94. I have seen a lot of people griping about the TSA and their methods. Did any of you see the story about the gay TSA agent who was doing body searches on men he found attractive? The agent had worked out a system with his female coworkers who ran the scanning machine. When he saw someone he wanted to “check out”, he signaled the scanner operator. She then adjusted the machine so it gave an anomalous reading, giving him a reason to do the body search. This had gone on for a couple of years before one of the higher-ups caught them at it.

  95. Someone told me of a TSA agent that was at least a hundred pounds overweight and using a cane she recently saw at an airport security checkpoint. She commented that if an emergency should arise, his best and most appropriate use would be as a ballistic shield.

    Not to denigrate anyone with weight or physically-challenged issues, but this person is manning a checkpoint at which quick and decisive action might be required at any moment. Really?

    Perhaps a more accurate name for that Federal governmental agency would be the Transportation Job Corps Administration.

  96. Ghost, remember that FDR was paralyzed and confined to a wheelchair, but was elected President multiple times. That is also a job where quick and decisive action might be required, just not necessarily physical action.

    The flip side of everyone’s gripes about the TSA: who, how and why screened, must be put down to the bureaucrats who decided that putting all airport security under their oversight would result in a better security. While the agents are made to follow directives which make no law enforcement or terror-preventive sense in the name of political correctness.

  97. Guilty. I meant “quick and decisive” physical action, of course. I wouldn’t presume to forecast that persons ability to take quick and decisive cognitive-based action, as I do not know him personally. But that job environment could easily require both types of action, and simultaneously.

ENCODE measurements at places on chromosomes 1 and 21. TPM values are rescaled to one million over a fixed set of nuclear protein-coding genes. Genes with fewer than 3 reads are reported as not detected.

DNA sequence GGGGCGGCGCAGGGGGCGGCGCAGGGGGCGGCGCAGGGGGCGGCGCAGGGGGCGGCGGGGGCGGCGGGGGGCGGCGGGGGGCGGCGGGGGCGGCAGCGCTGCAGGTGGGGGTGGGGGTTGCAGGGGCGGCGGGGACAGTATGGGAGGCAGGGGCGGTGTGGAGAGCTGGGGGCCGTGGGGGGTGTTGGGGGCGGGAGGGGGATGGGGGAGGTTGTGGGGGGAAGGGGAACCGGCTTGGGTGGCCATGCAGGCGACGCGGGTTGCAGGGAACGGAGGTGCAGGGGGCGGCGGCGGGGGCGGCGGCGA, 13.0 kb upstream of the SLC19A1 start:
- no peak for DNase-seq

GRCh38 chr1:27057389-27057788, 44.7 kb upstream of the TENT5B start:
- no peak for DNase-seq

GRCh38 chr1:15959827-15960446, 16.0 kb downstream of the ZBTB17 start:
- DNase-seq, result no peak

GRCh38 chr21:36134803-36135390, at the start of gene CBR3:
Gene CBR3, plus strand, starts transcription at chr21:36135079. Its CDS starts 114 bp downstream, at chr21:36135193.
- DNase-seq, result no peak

98. Having recently looked over a large selection of ballpoint pens/knives, I was wandering if anyone has had their pocket pens or pens in a briefcase checked. Of course a normal pen or pencil can easily be a lethal weapon.

  99. I almost hesitate to read the latest from Debbe and Mindy. I’ve had really bad work stuff but all decades in the past and nothing like their stuff. It was over 25 years ago when a whack job female (whose gun in her purse was spotted by another woman in the restroom) accused me and another guy of wanting to kill her, told a black guy he didn’t like her because she was black and we had many other fun times for months. It was obvious the large Japan electronics firm cared less about our dead bodies than a discrimination lawsuit and it had to get just short of all of us simply refusing to come to work before they got rid of her. Today I almost feel guilty getting paid for about an hour of work a day, but my current employer is happy for me to become action paperwork man when Baker, Halliburton or Schlumberger ever place another order

  100. ^°^°^°^°^amazed at what does not get checked. Then the airlines put great weapons making material in the seat pocket located in front of each passenger.

  101. I rarely fly, but I WAS told at the gate that I couldn’t bring my knitting needles into Joe Louis Arena during a college hockey tournement.

  102. A rolled-up magazine can make a field-expedient defensive weapon (increases your reach to ward off an attacker and/or to poke attacker in nose). Who knew?

    Although not about weapons or noses, Hognose on writes of a personal encounter with a subject which has been touched upon here…the current state of literacy among teens and young adults. (Opinions are his and not necessarily the same as mine, but the facts are thought-provoking.)

  103. Debbe here is a good place to vent, people actually care. I would not want your current stress for anything, you seem to handle it well. I can and will pray for you though.

  104. Via the last report I heard, two are dead and five missing after a severe thunderstorm crossed Mobile Bay about 4 PM Saturday, capsizing several sailboats. Some of them were part of a Dauphin Island regatta, and others were not.

    I keep thinking that Jackie might have been in the middle of that if she had her sail boats yet. Which she may by now.